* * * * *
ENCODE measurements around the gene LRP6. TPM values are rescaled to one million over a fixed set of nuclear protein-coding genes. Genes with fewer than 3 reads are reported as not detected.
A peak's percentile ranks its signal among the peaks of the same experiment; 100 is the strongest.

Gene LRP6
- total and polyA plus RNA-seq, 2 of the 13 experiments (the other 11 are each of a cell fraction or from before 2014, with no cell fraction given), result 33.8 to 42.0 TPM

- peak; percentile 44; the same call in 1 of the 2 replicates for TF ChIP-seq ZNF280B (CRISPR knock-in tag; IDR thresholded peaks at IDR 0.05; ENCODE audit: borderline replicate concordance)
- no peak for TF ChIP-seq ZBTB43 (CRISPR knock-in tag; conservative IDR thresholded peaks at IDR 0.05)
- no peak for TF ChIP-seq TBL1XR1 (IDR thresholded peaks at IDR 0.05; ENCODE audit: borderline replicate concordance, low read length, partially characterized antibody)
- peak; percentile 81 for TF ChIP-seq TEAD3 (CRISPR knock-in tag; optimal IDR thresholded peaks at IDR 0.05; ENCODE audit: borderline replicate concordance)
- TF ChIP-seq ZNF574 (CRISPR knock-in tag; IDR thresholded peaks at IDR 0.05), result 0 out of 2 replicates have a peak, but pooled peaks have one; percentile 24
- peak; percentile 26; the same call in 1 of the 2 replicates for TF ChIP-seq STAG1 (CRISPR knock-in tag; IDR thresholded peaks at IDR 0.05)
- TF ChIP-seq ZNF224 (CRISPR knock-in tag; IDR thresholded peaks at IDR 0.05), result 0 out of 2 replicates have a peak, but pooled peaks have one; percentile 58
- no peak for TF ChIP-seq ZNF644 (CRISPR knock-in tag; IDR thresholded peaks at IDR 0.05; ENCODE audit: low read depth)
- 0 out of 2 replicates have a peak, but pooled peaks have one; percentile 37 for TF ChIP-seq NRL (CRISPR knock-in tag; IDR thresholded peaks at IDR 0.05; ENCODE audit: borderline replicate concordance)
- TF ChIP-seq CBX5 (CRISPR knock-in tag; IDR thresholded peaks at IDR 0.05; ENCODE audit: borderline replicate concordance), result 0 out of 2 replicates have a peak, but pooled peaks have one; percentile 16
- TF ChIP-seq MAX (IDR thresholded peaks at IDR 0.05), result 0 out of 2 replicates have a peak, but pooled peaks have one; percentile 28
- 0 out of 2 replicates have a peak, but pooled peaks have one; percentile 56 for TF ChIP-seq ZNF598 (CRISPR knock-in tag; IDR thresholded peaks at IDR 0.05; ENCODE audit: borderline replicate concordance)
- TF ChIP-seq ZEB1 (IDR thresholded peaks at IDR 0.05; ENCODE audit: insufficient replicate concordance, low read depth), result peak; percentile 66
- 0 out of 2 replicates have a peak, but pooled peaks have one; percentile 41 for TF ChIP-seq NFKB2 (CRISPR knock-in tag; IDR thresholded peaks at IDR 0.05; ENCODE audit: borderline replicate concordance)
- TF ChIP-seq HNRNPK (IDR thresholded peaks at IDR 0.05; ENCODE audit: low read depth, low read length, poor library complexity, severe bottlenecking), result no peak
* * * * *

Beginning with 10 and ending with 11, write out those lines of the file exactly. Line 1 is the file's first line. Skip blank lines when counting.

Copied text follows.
- peak; percentile 26; the same call in 1 of the 2 replicates for TF ChIP-seq STAG1 (CRISPR knock-in tag; IDR thresholded peaks at IDR 0.05)
- TF ChIP-seq ZNF224 (CRISPR knock-in tag; IDR thresholded peaks at IDR 0.05), result 0 out of 2 replicates have a peak, but pooled peaks have one; percentile 58